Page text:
Talk to the agent before or soon after the valuation. Once they have viewed the property, they will know the target market and how fast it can sell. If they think the process will not be too much trouble, they might be more open to negotiating at this point.
However, always be careful about agents who give you a massive upfront discount. This could indicate they are desperate, something the buyer will notice too. If they reduce their fees significantly for you, they might do the same for the buyer, and you will end up much worse.
Consider a Sliding Scale
Sometimes, negotiating the agent’s commissions and fees can stall if both parties cannot agree on the percentage. Instead of letting the deal collapse, ask the agent if they would consider a sliding scale. In this arrangement, you pay a higher commission if they sell the home at a higher price.
In this way, you pay less if the house sells for less than you imagined, and the agent is motivated to negotiate the highest price possible. Depending on the arrangement, you can also choose not to sell if the agent does not find a suitable buyer, and you can always turn over the property to a company like UpperKey to manage it for you in the meantime.
Negotiating Agent Commissions as an Agent
The idea of negotiating up while the property owner does the opposite is daunting for many agents. After all, you want to land the business, and there is always the fear that the property owner will walk away if they deem the commission too high.
The best place to start is having a reasonable base rate arising from research and an honest appraisal. This will give you and the client a ballpark to work with, and you will be confident about the figures you quote.
Lead with the Benefits
There is a thin line between justifying your rates and trying to convince a client of them. Instead of justifying them, sidestep this by leading with your offering’s benefits.
Some of the benefits you could mention include your experience selling that type of property, your understanding of the market, the peace of mind you will give the homeowner and the amount of time your services will save them.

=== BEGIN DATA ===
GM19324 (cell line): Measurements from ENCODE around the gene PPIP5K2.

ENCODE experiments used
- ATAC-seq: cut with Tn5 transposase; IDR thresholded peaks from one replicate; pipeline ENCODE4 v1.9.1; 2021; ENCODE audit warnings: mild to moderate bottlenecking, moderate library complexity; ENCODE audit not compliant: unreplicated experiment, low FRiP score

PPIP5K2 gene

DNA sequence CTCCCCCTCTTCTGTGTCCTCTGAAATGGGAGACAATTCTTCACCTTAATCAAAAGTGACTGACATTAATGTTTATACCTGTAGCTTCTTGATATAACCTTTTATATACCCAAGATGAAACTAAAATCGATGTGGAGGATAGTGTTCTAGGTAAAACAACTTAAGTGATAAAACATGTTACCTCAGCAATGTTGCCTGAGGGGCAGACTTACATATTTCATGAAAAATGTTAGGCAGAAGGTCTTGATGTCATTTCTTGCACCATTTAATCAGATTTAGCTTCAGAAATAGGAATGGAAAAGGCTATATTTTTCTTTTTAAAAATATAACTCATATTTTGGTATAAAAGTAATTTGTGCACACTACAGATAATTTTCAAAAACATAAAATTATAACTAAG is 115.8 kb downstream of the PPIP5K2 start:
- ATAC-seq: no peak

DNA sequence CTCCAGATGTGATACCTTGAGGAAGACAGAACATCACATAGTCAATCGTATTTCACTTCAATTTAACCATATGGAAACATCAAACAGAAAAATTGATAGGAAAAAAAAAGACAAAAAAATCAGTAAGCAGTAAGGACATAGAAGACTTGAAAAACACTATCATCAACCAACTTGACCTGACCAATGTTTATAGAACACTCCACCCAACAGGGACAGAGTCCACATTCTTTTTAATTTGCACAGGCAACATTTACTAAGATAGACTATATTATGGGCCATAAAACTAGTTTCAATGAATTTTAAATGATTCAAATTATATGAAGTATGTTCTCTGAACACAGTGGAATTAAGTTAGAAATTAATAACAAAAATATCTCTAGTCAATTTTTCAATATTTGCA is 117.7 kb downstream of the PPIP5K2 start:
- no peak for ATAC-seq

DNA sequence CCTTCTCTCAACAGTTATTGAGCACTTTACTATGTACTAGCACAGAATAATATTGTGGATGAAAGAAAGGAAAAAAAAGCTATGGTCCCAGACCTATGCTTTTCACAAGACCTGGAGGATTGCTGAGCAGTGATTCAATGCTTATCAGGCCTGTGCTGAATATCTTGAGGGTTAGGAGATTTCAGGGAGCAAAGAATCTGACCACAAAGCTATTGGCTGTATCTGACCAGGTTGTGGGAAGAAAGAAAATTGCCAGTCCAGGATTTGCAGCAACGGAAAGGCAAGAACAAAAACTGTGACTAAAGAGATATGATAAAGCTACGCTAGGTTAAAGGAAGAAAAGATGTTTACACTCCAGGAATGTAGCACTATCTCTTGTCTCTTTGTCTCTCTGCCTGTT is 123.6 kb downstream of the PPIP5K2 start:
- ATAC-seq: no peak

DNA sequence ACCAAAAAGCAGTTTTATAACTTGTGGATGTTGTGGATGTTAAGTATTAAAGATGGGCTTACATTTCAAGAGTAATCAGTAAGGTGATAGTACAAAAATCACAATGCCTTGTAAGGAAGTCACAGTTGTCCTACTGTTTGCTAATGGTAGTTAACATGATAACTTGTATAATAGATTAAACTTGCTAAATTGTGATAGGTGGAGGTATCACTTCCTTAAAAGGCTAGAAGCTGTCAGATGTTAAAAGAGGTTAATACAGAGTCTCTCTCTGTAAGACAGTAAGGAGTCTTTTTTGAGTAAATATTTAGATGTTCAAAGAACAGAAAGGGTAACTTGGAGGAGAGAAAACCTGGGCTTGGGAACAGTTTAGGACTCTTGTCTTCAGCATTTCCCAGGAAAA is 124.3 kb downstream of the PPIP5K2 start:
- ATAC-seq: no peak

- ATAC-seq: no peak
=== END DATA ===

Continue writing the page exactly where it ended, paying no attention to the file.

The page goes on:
Explain the benefits in a way that makes the property owner understand that the selling process is something they will not have to worry about.
Build Your Negotiation Skills
Crucially, you should have excellent communication skills if you want homeowners to use your services. At UpperKey we understand this, so we encourage any independent real estate agents who work with us to build these skills.
While negotiating does not come naturally to everyone, learning how to do it efficiently can lead to higher commissions. As you do so, learn to stay calm, state your expectations clearly, and encourage the property owner to continue the conversation. You should also learn how to navigate issues that could derail the negotiations.
Property owners and real estate agents want the best deal possible when selling properties. Both sides can negotiate the fees and commission respectively, and there are several ways to do so productively. Importantly, they should come to the table with an understanding of what they want to get out of the deal and be open to what the other party has to say for the best outcome.